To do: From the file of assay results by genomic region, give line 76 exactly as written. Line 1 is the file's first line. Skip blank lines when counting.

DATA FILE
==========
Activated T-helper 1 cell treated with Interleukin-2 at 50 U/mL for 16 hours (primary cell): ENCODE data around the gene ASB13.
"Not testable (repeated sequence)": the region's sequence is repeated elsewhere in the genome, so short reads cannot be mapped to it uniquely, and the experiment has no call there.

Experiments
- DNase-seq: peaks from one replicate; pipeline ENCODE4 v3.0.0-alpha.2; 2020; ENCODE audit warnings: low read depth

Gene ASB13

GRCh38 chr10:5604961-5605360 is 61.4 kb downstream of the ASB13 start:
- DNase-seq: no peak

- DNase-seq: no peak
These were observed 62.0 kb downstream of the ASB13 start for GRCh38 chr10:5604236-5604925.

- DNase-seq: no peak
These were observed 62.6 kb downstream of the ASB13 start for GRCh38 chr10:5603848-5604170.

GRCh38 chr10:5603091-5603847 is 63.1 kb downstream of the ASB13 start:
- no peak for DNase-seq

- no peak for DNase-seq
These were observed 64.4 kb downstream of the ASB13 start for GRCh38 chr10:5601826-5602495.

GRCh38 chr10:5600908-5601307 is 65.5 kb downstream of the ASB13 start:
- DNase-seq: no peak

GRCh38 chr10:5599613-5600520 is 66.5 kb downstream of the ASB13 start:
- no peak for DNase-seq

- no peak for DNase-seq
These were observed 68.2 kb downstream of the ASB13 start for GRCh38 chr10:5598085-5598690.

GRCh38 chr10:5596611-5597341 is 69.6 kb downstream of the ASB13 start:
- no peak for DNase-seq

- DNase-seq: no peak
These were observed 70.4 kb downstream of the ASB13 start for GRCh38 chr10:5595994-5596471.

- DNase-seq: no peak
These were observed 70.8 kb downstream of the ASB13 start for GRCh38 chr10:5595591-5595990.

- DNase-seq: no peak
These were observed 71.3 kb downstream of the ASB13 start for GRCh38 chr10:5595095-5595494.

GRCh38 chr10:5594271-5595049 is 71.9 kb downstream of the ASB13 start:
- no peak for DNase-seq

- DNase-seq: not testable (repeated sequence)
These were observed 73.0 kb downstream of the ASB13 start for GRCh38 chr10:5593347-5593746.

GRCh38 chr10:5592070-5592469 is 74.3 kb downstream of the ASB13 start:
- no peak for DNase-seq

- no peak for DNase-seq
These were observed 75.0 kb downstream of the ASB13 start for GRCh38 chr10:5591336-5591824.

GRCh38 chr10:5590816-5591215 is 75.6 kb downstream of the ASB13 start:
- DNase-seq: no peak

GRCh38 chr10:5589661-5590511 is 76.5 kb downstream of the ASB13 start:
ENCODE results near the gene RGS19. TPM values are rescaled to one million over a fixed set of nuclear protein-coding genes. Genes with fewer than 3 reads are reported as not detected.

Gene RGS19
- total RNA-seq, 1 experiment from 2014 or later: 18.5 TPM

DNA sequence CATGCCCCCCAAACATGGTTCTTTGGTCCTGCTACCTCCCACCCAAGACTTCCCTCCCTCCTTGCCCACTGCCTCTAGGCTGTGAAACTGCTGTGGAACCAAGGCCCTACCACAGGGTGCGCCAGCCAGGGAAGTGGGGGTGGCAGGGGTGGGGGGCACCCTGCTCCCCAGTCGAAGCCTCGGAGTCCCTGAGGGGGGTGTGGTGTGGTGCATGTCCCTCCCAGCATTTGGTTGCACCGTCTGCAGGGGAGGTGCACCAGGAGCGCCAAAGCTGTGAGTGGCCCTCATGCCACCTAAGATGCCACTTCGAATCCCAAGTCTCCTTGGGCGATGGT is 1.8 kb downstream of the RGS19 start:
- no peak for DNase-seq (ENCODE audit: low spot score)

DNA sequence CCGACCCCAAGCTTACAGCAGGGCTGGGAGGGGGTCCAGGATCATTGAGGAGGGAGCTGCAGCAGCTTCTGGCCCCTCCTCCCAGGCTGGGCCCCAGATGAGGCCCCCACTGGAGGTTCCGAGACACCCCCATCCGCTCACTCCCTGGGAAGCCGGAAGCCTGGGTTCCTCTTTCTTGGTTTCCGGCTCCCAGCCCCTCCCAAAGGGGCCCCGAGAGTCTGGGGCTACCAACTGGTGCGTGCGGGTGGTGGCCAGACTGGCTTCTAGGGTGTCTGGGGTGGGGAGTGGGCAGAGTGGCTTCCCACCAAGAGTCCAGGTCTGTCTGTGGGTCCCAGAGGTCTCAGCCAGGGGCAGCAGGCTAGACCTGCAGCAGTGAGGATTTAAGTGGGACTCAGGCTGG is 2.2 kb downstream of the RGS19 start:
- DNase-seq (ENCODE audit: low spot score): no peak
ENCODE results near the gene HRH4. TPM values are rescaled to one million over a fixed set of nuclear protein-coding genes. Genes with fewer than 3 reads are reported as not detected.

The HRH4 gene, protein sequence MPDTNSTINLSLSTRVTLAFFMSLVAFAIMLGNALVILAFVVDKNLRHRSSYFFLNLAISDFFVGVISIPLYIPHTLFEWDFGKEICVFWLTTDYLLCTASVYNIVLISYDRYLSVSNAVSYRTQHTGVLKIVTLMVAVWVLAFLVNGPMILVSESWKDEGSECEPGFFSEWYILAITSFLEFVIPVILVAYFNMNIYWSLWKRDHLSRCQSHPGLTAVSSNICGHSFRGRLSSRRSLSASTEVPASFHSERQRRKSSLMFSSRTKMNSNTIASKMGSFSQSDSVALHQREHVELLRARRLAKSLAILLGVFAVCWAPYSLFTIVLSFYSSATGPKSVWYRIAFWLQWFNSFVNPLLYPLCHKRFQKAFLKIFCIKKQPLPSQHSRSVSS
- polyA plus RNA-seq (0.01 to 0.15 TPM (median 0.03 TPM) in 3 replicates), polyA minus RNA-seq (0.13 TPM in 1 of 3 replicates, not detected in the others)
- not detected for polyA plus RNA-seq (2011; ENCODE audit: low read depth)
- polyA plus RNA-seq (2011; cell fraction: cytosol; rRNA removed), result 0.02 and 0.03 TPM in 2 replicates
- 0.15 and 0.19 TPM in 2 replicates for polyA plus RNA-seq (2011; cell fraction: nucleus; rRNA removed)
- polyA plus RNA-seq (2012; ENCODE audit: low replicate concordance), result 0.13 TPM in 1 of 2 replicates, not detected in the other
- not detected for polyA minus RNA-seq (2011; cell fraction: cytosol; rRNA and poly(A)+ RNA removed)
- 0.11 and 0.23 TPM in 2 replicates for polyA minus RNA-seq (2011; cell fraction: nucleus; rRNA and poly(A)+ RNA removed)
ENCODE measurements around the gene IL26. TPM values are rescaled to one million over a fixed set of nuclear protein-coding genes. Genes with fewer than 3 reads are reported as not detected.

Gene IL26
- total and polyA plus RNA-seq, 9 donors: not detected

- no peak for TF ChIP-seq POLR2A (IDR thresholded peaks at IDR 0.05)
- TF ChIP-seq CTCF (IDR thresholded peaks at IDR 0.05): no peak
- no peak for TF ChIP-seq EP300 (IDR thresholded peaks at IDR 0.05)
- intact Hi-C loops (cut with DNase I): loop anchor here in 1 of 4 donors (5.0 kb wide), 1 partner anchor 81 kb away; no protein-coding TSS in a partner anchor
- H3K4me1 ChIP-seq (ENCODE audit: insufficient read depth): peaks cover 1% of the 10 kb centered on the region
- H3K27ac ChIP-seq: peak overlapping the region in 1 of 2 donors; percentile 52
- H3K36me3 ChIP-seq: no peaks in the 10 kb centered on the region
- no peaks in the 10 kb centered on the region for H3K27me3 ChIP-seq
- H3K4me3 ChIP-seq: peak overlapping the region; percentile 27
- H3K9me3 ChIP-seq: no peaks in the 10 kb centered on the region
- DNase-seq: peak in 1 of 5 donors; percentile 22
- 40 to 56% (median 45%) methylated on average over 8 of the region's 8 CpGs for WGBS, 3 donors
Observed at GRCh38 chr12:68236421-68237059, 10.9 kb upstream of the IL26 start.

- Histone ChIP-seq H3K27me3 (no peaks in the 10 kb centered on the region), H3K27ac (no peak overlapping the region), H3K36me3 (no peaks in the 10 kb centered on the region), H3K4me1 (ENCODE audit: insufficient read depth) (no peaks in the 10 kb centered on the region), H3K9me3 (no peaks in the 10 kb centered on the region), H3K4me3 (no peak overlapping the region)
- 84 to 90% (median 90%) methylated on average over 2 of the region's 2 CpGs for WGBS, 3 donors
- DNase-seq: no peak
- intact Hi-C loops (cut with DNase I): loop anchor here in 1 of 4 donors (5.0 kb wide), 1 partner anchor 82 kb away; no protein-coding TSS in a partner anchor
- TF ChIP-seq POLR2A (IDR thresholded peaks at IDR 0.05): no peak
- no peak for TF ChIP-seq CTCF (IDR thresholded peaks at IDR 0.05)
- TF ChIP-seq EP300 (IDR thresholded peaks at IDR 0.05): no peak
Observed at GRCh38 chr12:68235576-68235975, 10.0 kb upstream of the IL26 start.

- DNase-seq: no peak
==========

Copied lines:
- intact Hi-C loops (cut with DNase I): loop anchor here in 1 of 4 donors (5.0 kb wide), 1 partner anchor 82 kb away; no protein-coding TSS in a partner anchor